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Source code :
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More info available :
http://majstor.org/rvphone/

RISC-V Phone

[RISC-V Phone]

The goal of the "RISC-V Phone" project is to develop a simple, fully featured and privacy enhanced mobile phone. It is built using off-the-shelf inexpensive components which are easy to assemble even in a home lab. The software for it is small, simple and easy to audit. Basic phone functionality is running on a secure RISC-V microcontroller (FE310 from SiFive) which controls all peripherals: microphone, speaker, display/touch controller, camera. The phone will be using esp32 for WiFi and Bluetooth, along with industry standard mPCIe modem for cellular communication. Graphics/touch panel controller FT813 enables advanced user experience. The phone will provide VOIP/messaging application using packet data protocol similar to CurveCP which features end-to-end encryption and onion routing. There is also a socket for optional ARM SoM which shares display/touch panel with the main board.

Why does this actually matter to end users?

Consumers and businesses overpay for computer hardware, because the market is not working well. When you go to a store to buy a laptop or mobile phone, you may see different brands on the outside but choice in terms of what is inside the box (in particular the most expensive component, the processor technology) is pretty much limited to the same core technologies and large vendors that have been in the market for decades. This has a much bigger effect on the users than just the hefty price tag of the hardware, because the technologies at that level impact all other technologies and insecurity at that level break security across the board.

In the field of software, open source has already become the default option in the market for any new setup. In hardware, the situation is different. Users - even very big users such as governments - have very little control over the actual hardware security of the technology they critically depend on every day. Security experts continue to uncover major security issues, and users are rightly concerned about the security of their private data as well as the continuity of their operations. But in a locked-down market there is little anyone can do, because the lack of alternatives. European companies are locked out of the possibility to contribute solutions and start new businesses that can change the status quo.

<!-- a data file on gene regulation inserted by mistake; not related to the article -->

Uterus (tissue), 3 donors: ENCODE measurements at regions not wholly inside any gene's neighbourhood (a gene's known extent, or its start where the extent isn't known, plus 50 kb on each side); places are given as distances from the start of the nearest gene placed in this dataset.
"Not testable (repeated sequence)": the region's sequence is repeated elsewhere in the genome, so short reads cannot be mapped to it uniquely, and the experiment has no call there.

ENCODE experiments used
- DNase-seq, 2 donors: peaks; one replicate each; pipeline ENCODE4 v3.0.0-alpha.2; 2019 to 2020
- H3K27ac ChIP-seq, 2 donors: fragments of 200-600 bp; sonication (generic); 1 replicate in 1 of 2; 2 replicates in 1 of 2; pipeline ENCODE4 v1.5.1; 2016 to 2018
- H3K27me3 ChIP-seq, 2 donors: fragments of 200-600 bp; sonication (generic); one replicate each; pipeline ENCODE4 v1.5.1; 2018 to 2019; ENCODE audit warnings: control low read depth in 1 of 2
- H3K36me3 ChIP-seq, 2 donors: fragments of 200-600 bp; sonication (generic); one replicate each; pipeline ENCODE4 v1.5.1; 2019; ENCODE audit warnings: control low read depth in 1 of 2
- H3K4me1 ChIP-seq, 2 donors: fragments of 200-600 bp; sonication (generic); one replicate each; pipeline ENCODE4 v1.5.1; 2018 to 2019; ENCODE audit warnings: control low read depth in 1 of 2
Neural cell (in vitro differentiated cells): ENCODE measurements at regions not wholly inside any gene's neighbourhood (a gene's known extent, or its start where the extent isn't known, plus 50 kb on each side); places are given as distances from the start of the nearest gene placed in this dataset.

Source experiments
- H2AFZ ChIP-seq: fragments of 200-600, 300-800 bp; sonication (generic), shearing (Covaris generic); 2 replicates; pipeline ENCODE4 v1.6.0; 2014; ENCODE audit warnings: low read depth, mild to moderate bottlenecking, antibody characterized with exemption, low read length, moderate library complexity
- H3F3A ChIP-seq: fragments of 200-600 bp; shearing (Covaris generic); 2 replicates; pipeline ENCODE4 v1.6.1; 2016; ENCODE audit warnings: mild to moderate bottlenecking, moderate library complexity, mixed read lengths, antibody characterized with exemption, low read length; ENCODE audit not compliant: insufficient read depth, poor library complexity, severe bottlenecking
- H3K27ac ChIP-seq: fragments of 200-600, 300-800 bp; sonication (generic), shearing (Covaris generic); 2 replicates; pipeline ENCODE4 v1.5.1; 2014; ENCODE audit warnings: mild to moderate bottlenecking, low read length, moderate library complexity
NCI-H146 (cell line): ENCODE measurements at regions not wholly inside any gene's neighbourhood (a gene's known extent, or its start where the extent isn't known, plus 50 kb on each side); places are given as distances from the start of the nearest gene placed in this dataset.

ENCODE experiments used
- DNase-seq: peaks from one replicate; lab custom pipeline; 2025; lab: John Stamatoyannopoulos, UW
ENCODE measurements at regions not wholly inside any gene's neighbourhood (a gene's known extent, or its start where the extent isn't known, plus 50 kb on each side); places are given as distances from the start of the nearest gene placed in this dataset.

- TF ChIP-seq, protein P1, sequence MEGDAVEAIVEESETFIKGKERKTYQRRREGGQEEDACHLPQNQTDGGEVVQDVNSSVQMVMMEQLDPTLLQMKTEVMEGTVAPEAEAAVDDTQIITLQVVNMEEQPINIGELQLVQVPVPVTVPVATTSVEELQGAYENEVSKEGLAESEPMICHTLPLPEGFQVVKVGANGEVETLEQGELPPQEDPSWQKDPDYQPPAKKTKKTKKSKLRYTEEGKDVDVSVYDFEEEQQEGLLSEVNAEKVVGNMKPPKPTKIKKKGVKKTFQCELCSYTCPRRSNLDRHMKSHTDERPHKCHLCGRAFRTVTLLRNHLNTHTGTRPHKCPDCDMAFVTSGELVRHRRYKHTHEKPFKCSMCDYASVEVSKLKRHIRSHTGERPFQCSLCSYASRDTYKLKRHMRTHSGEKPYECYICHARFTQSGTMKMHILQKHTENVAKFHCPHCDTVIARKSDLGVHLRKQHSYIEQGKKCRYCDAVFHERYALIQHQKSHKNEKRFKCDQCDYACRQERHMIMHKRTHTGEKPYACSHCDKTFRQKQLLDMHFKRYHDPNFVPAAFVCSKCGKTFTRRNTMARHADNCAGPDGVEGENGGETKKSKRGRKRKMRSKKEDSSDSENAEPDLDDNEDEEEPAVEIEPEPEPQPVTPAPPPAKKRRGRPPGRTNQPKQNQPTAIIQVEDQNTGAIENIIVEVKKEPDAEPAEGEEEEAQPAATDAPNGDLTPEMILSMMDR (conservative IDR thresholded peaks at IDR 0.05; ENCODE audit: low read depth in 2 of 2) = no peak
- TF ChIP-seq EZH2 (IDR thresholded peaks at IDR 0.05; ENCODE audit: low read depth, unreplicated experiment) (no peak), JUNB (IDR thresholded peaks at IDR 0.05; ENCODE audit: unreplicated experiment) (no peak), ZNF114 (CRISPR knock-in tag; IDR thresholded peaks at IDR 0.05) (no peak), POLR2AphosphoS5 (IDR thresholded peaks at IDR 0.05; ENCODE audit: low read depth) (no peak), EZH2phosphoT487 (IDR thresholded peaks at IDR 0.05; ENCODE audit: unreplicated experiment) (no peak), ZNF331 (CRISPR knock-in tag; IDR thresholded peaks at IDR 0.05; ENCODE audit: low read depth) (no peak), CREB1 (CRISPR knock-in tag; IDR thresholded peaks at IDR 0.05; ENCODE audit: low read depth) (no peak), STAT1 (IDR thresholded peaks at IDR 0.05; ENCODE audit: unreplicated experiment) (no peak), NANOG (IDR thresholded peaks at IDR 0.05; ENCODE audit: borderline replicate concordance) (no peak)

The issue of insecure hardware becomes even more important when you think of fast and widespread the use of smartphones has grown. The device that we carry with us every single day and use to call each other, do our personal banking, maintain our social life and manage a host of other online services with is frustratingly opaque and riddled with security vulnerabilities and backdoors. And because most smartphones are produced by a select number of massive companies, the entry to market for more secure and private alternative smartphone hardware is practically impossible.

The RISC-V Phone is an effort to break through this standstill by simply proving it can indeed be done. The project aims to build a simple privacy-enhanced mobile phone using off-the-shelf components enthusiasts and researchers can easily assemble on their own, allowing for permissionless innovation. All the hardware parts are as open as possible and the software that runs on it is a small collection of auditable components. Emphasis is put on usability and familiarity, so users interested in having a fully transparent phone can simply pick up this device and get on with their lives.

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This project was funded through the NGI0 PET Fund, a fund established by NLnet with financial support from the European Commission's Next Generation Internet programme, under the aegis of DG Communications Networks, Content and Technology under grant agreement No 825310.

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Please check out NLnet's theme funds, such as NGI Assure and the User Operated Internet Fund.

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